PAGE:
Edinburgh & Lothian
Edinburgh Free tour
Edinburgh has a great range of attractions throughout the city and these include a number of free attractions. This itinerary offers a three day guide to seeing the best free attractions in the city with a mixture of museums, visitor attractions and fine art. Although this itinerary is three days you can customise it to suit your own needs.
Total Cost: Free
Day 1: National Museum of Scotland / Writers Museum / Museum on the Mound
The day starts at the National Museum of Scotland which is the most visited free attraction in the country and has grown massively in popularity since its £47 million refurbishment. The museum has 7 levels and a massive collection of items so to see everything you will need at least 3 hours. There is also an excellent restaurant here called the tower restaurant, it is situated on the roof and offers fantastic views of the city and a surprisingly good fine cuisine menu.
The next stop is the Writers Museum which is only around a 10 minute walk away, head towards the Royal Mile and the museum is on Lady Stair Close just off the Royal Mile. Walk along Chambers St from the musem for about 5 minutes and then turn left on the Royal Mile, Lady Stair Close will be on your right hand side.
The museum is dedicated the most famous literary figures from Scotland, Robert Burns, Sir Walter Scott and Robert Louis Stevenston. The museum is housed inside a 17th century former residence and it has multiple levels where you can learn about these famous figures with a floor dedicated to each person.
The final attractions of the day is the Museum on the Mound which is actually just a few hundred meters from the Writers Museum, just walk out of Lady Stairs Close away from the Royal Mile and it will be right in front of you. This museum is actually still the Scottish Headquarters of Lloyds Bank and it offers a fascinating look at the development of currency and the history of the Bank of Scotland and you also get the chance to see what a million pounds in cash looks like (sadly no free samples of money available).
Day2: St Giles Cathedral / Scottish Parliament / Arthurs Seat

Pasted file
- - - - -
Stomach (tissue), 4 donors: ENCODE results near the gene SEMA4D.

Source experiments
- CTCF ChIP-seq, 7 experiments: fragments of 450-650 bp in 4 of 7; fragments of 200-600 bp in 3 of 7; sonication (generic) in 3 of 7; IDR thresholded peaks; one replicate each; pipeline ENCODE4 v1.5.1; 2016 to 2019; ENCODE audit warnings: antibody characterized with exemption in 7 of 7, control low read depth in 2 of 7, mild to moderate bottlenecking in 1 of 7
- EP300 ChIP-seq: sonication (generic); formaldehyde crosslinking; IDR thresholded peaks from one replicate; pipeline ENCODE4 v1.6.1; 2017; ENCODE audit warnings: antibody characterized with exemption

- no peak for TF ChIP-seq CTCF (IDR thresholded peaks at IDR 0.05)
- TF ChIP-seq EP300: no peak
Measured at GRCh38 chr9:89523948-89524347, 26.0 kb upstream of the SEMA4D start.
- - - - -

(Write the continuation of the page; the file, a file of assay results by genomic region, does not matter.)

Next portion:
The day starts on the Royal Mile at the historic St Giles Cathedral which is found outside parliament square in the heart of the city. The Cathedral still has services so depending on the day which you visit you can attend a service if you wish. The cathedral has some fantastic architecture to view, dating back to the 7th century.
The parliament is situated at the bottom of the Royal Mile and it is home to the devolved Scottish Government which was only set up in 1999. The parliament has a free tour which you have to book in advance and it lasts for an hour. The tour offers a great deal of information on the building and gives you fantastic insight to the unusual (and often criticized) design of the building and to the Scottish political system.
The last stop of the day is Arthurs Seat which overlooks the parliament and the city of Edinburgh. The peak sits at 822ft and there is a well travelled path which will take you to the summit. This path starts a few hundred meters from the parliament building (turn right outside the parliament and you will see it) and the accent should take no longer than an hour. Some areas are quite steep and its best to ware appropriate footwear (high heels and flip flops not a good idea!). From the summit you enjoy panoramic views of the city and looking out towards Fife.
Day3: National Galleries / Edinburgh Botanic Gardens
This day takes place in the north west of the city centre which can be reached on foot from the city centre (around 35 min walk) or by one of the frequent buses (No 12 / No19 buses from Princes Street). The first stop is the National Gallaries where there are two buildings to visit, the Museum of Modern Art Modern one and Modern two. The galleries offer the best collection of modern art pieces in the city and there are often very good special exhibitions on (these do have an admission fee). Outside there is a sculpture trail which you can walk around and view a variety of different sculptures, you can pick up a map from inside which will guide your around.
Next it is on to the Royal Botanical Gardens, the gardens are within walking distance, there is a walk the follow the River Leith which is a scenic route to take. Another route is to go through Ravelston Terrace and Dean St. There is no direct bus service between the National Gallery and Gardens, a taxi ride would be the best option for those not wishing to walk.
The gardens are spread over a massive site which covers around 70 acres of land so it can take quite a while to fully explore the many thousands of plant species that are found here. Depending on your time of arrival you may want to consider having lunch here, the Terrace Café is a great option if it’s a sunny day as there is outdoor seating available and its easy to find on your left as you enter the gardens.
As for the main highlights in the site, this really depends on your personal preferences, the Rock Garden and the Queen Mothers memorial garden were a couple of our favorites. There are also some exotic plant species in the multiple Glasshouses which are on site, these are the only paid part of the gardens (£4.50 Adult / £1.00 Child).